July 29, 1999
Are You My Mother?
The odyssey of one adoptee serves as a healing lesson for others
The playwright-actress, who was abandoned by her parents as a baby, grew up in foster homes until she was adopted by a Jewish family at the age of seven. She describes the painful experience in her powerful, one-woman show, "What's Your Name, Who's Your Daddy?" which asks the question, "Do I exist if I don't have anyone to claim me?"
In one scene, young Jeanette approaches a dark-haired woman in the supermarket and gingerly says "You look like a very nice lady...and I think you might be my mother." The child asks the woman to meet her in the same spot the following day, but the woman never appears.
"Even today, when I see people who look like they could be related to me, I always want to ask them 'What's your name?' or 'Do you know a Jeanette?'" Kopitowsky told the Journal.
She says she wrote the play to heal herself, and also to help other foster children to heal. "I want to let people know what can happen to the psyche of a child in foster care," says the actress, a para-professional counselor at the Stephen S. Wise Adoption Support Center. "I want them to know what it is like to feel like an outcast because you don't have a family."
All Kopitowsky has of her birth mother is a "faded little picture" of an unsmiling woman with haunted eyes. From the Jewish adoption agency, she had learned that her mother was an Argentinean-born teacher who had suffered from mental illness. Jeanette and her younger brother were whisked away to separate Jewish foster homes; her Catholic mother had insisted upon Jewish families, perhaps because she had assumed that Jews make good parents.
Nevertheless, Kopitowsky always felt "different, alien, apart" while growing up in an upper-middle-class Jewish foster home on Long Island. "Instinctively, I knew that I did not belong," she says, "and that I was not supposed to stay." Every Saturday, Jeannette stared enviously at the other Jewish children who were walking with their "real" parents to shul.
Her foster parents did not neglect her, she insists, but it was clear she was not their own. So Kopitowsky learned to parent herself: She cut her own hair, bought her own toiletries, drank soda for breakfast, walked herself to school, dressed herself in the hand-me-downs provided by her guardians. She was punished for writing her name in crayons on the floor of her bedroom. "I was marking my territory," Kopitowsky explains. "I did it for the same reason that I compulsively hoarded my Halloween candy. As a foster child, I just needed to know that something belonged to me."
When Jeannette was 5, a social worker told her that she was going to Buenos Aires to live with her real mommy and her little brother. One day, the doorbell rang, and there was the social worker with a little boy, his eyes round as saucers. "Here is your brother," the social worker said, "and the two of you will take the airplane ride together to Argentina." The social worker took the children to Burger King to get acquainted, but Patrick was so scared that he threw up.
After that day, Kopitowsky did not see her brother again for two decades. Something had happened to their birth mother, the social worker said, and Jeannette would have to find other parents.
"Auditioning" for an adoptive family, Kopitowsky believes, is what turned her into an actress. Even at age 6, she knew she had to appear cute and charming in order to impress prospective parents. "Please take me!" she would pray.
In the play, the actress describes the day she arrived at the Long Island home of the Kopitowsky's, the people who would eventually adopt her. "My forehead started to sweat, my heart started to race, I couldn't breathe right....I [thought] I was about to die," she remembers. Upstairs, the skinny, brown-haired girl stared in disbelief at the lovely bedroom that Diane Kopitowsky had prepared for her, with butterflies all over the walls and a bedspread with a rainbow and ruffles. "This [is] too good for me," she says in the play. "I'm a foster kid."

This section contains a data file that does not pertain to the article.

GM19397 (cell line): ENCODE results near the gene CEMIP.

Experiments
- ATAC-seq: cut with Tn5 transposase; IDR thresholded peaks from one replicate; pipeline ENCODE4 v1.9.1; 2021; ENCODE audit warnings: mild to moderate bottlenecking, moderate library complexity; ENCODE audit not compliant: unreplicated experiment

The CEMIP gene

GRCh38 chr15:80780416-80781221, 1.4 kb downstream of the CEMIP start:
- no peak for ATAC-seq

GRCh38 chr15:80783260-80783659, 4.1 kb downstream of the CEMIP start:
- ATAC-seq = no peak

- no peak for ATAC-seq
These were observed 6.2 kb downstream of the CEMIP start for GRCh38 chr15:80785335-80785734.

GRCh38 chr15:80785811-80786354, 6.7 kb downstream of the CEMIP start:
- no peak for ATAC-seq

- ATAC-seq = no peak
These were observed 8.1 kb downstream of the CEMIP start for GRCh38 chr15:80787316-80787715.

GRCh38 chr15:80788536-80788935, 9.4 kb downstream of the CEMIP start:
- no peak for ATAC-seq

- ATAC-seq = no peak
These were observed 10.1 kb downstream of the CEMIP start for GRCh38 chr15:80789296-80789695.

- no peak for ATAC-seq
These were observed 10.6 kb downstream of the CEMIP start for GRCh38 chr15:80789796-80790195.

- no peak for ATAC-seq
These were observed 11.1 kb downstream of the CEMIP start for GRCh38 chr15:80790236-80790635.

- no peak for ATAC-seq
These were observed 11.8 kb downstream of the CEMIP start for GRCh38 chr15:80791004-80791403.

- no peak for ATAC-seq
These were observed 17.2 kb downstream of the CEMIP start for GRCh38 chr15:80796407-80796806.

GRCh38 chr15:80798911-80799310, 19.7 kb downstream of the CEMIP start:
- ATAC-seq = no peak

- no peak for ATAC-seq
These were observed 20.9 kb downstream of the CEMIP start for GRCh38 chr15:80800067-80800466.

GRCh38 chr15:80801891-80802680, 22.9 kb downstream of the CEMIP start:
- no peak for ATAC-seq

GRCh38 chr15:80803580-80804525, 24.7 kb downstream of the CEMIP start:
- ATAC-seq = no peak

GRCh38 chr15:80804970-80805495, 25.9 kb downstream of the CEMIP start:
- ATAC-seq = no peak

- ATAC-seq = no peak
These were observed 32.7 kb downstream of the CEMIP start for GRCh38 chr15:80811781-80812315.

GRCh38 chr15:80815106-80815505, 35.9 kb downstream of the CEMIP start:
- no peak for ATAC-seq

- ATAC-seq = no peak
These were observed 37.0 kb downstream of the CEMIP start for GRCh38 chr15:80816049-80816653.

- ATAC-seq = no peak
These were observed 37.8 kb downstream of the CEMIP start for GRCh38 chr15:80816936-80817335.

The Kopitowskys proved warm and loving parents, but the damage had already been done. Jeannette became an actress, in part, to seek the love and attention she had missed during her first seven years of life. She studied theater at Pace University, did TV commercials and musical theater in New York and moved to L.A. in 1995.
After some detective work, she found her biological father, who refused to return her letters and hung up on her when she telephoned. "That was devastating," Kopitowsky says, "but it also provided closure and allowed me to move on." At the suggestion of her therapist, the actress began writing a one-woman show to explore and exorcise her childhood memories of feeling "lost, confused and unwanted."
And around the time she conceived the play, several years ago, Kopitowsky received a startling telephone call that would change her life. A strange young man was on the other line. "He said, 'My name is Patrick, and I'm your brother.' I was so shocked that I dropped the telephone," the actress recalls. The siblings talked for three hours, then arranged to meet on the top of the Empire State Building. Kopitowsky first spotted him while she was waiting for the elevator near the 80th floor; he was holding a bouquet of flowers. "We ran to each other and hugged," she says.
Recently, Patrick flew to Los Angeles to see a special performance of "What's Your Name?" the proceeds of which benefited the Stephen S. Wise Adoption Support Center. Afterwards, he embraced his sister. "He told me that the play was his therapy, because he went through all the same feelings that I did," Kopitowsky says.
The Oasis Theatre Ensemble presents "What's Your Name, Who's Your Daddy?" through Aug. 15 at the Electric Lodge, 1416 Electric Ave. in Venice. Tickets are $15, and $20 for the Aug. 15 benefit performance for Concerned United Birth Parents. For information, call 310/ 823-1286..